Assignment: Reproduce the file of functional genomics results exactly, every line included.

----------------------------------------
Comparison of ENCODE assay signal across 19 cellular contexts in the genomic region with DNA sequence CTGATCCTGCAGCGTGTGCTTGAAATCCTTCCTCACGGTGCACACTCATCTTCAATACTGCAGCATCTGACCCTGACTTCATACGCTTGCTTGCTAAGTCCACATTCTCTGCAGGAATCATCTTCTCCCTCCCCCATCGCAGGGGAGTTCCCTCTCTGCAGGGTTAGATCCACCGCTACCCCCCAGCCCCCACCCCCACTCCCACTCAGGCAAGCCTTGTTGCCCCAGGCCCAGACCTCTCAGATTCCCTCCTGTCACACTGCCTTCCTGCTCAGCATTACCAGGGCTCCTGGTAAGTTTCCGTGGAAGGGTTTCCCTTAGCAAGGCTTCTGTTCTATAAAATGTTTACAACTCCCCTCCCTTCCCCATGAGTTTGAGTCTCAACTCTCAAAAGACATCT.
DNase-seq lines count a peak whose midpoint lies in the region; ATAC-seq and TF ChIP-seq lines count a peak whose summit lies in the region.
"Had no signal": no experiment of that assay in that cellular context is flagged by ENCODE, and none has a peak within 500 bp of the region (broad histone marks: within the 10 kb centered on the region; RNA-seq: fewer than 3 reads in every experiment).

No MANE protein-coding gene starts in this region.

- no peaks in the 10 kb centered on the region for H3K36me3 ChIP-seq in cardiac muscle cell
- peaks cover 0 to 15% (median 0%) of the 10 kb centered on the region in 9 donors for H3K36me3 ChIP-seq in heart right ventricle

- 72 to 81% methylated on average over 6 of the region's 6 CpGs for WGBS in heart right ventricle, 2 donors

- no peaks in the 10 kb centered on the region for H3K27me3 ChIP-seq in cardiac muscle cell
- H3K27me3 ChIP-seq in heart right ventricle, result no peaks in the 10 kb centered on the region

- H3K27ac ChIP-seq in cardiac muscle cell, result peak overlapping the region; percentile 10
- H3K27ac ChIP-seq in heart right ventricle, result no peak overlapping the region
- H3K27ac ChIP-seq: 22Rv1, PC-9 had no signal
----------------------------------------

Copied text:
Comparison of ENCODE assay signal across 19 cellular contexts in the genomic region with DNA sequence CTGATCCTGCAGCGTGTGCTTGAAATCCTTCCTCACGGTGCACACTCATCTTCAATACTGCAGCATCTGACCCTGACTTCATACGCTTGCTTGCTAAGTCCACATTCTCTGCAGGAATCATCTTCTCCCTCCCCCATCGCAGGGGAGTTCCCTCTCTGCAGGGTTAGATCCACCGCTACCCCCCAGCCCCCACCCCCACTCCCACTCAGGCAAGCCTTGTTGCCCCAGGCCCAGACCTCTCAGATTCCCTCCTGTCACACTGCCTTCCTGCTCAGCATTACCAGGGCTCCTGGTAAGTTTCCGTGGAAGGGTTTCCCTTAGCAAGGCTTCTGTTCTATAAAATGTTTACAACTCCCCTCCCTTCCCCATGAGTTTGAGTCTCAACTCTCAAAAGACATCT.
DNase-seq lines count a peak whose midpoint lies in the region; ATAC-seq and TF ChIP-seq lines count a peak whose summit lies in the region.
"Had no signal": no experiment of that assay in that cellular context is flagged by ENCODE, and none has a peak within 500 bp of the region (broad histone marks: within the 10 kb centered on the region; RNA-seq: fewer than 3 reads in every experiment).

No MANE protein-coding gene starts in this region.

- no peaks in the 10 kb centered on the region for H3K36me3 ChIP-seq in cardiac muscle cell
- peaks cover 0 to 15% (median 0%) of the 10 kb centered on the region in 9 donors for H3K36me3 ChIP-seq in heart right ventricle

- 72 to 81% methylated on average over 6 of the region's 6 CpGs for WGBS in heart right ventricle, 2 donors

- no peaks in the 10 kb centered on the region for H3K27me3 ChIP-seq in cardiac muscle cell
- H3K27me3 ChIP-seq in heart right ventricle, result no peaks in the 10 kb centered on the region

- H3K27ac ChIP-seq in cardiac muscle cell, result peak overlapping the region; percentile 10
- H3K27ac ChIP-seq in heart right ventricle, result no peak overlapping the region
- H3K27ac ChIP-seq: 22Rv1, PC-9 had no signal